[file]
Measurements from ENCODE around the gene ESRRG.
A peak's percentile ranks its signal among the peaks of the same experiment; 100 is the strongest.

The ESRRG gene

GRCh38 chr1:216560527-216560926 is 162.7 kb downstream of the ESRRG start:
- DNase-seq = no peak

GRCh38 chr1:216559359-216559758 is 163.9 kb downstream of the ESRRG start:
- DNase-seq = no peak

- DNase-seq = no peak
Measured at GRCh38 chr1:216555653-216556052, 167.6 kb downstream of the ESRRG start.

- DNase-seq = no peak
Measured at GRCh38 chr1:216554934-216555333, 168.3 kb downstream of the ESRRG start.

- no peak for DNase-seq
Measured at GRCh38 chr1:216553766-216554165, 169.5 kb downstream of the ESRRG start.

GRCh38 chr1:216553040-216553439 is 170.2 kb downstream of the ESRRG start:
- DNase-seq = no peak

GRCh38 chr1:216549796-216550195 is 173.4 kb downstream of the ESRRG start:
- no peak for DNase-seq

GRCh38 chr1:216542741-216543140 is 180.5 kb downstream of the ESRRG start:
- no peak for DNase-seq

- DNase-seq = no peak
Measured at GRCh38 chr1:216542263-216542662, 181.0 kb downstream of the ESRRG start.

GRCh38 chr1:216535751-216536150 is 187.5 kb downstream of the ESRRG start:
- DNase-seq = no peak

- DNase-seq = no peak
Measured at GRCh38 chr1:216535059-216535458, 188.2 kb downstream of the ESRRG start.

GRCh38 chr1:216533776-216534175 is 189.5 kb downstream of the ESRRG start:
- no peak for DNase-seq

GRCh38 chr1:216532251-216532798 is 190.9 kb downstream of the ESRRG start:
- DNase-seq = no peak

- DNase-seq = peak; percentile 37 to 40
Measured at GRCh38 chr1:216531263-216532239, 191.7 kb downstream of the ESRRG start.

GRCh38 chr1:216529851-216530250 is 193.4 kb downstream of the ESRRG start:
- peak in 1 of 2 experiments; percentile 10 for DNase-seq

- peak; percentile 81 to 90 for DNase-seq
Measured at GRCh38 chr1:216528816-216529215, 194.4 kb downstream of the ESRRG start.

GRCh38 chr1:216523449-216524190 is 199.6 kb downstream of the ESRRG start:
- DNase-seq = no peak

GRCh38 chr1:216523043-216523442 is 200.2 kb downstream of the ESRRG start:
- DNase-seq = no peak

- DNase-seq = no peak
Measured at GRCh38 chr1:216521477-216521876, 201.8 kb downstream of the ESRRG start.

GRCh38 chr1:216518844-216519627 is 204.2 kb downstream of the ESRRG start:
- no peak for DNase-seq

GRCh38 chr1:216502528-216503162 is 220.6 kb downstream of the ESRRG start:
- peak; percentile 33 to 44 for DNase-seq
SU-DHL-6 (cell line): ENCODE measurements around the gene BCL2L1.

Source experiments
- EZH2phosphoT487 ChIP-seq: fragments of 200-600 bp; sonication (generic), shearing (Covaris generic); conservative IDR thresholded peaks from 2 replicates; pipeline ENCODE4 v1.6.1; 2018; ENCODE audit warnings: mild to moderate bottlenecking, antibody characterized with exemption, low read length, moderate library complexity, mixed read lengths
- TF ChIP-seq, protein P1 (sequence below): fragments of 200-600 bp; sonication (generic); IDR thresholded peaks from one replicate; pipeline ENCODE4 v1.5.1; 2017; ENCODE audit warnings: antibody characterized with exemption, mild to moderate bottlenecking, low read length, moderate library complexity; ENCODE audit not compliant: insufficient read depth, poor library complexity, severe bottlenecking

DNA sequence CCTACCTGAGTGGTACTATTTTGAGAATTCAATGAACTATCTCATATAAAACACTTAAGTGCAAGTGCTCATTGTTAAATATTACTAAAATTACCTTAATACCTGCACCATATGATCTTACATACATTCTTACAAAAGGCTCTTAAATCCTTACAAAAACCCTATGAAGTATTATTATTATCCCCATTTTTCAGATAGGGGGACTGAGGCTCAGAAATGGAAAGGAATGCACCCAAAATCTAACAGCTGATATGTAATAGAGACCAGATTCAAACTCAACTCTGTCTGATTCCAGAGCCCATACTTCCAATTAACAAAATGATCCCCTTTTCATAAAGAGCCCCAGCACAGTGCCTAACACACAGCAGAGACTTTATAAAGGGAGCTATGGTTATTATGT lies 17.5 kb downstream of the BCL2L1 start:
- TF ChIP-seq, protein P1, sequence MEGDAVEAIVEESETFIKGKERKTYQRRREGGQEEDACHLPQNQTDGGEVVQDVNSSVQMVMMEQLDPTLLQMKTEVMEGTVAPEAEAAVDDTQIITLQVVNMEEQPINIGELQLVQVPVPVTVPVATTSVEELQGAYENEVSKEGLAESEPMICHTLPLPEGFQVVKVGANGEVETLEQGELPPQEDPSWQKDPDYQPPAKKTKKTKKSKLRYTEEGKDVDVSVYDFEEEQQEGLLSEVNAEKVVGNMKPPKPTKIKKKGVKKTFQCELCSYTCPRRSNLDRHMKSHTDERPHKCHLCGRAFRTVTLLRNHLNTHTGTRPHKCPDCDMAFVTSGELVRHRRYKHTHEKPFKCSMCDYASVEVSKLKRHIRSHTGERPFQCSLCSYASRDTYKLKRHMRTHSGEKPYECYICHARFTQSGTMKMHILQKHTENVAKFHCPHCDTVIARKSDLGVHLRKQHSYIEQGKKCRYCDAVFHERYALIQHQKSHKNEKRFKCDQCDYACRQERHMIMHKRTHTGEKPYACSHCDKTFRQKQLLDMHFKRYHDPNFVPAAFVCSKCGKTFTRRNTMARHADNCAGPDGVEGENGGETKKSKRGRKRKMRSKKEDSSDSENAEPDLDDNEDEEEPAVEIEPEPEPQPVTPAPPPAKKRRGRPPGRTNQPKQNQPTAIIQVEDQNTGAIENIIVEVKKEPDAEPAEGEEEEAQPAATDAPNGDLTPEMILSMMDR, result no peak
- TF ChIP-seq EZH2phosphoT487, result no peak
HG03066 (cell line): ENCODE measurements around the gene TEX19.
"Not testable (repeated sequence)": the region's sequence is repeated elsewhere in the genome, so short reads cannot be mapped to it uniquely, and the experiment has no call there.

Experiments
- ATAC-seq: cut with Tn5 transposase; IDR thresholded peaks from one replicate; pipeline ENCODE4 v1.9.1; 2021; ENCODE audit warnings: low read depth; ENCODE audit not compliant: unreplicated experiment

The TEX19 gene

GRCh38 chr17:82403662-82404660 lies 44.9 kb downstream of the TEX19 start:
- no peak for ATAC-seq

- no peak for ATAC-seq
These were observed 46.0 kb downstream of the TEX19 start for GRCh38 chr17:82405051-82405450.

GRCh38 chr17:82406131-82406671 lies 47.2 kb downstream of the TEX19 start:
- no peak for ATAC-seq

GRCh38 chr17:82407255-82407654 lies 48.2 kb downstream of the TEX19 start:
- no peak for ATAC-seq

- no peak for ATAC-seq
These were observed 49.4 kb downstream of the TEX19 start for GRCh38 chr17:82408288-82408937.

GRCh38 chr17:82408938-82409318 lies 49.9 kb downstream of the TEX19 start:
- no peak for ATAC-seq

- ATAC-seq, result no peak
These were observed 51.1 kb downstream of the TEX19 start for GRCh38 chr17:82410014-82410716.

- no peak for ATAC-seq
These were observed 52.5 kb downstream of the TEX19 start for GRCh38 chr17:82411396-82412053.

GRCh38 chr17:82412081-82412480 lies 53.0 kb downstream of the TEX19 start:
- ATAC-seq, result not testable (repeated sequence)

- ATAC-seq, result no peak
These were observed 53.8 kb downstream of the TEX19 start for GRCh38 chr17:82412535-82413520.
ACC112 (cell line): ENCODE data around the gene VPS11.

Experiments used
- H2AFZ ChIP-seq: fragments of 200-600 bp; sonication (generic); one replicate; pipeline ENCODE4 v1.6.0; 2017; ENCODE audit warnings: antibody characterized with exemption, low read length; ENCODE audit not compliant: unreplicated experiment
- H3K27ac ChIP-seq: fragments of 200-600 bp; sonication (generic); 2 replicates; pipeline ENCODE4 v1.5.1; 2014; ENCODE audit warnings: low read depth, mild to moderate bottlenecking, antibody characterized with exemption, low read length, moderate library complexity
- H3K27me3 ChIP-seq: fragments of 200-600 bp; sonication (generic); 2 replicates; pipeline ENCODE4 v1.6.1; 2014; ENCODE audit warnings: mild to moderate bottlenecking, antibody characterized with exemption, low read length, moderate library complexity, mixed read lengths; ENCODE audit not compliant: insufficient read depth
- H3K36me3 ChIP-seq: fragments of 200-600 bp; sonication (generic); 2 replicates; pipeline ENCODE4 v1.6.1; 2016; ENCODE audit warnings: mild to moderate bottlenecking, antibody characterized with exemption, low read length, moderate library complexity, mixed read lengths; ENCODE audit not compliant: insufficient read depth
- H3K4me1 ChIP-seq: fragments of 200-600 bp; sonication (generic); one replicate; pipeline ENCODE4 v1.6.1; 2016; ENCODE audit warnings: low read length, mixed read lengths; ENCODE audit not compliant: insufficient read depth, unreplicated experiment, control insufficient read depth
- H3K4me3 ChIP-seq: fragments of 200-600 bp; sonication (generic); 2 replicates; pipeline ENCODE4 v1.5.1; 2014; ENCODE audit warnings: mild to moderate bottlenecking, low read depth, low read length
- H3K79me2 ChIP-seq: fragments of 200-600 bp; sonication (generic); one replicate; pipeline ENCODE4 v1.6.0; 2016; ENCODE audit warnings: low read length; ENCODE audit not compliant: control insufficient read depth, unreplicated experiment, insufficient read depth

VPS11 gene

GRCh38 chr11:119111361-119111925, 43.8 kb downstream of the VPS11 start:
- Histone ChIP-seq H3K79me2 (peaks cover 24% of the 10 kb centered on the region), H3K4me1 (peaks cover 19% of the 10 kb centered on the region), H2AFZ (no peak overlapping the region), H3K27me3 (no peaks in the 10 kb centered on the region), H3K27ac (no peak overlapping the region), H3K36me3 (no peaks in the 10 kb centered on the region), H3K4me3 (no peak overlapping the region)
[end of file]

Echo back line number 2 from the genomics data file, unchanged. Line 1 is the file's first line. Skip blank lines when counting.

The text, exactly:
A peak's percentile ranks its signal among the peaks of the same experiment; 100 is the strongest.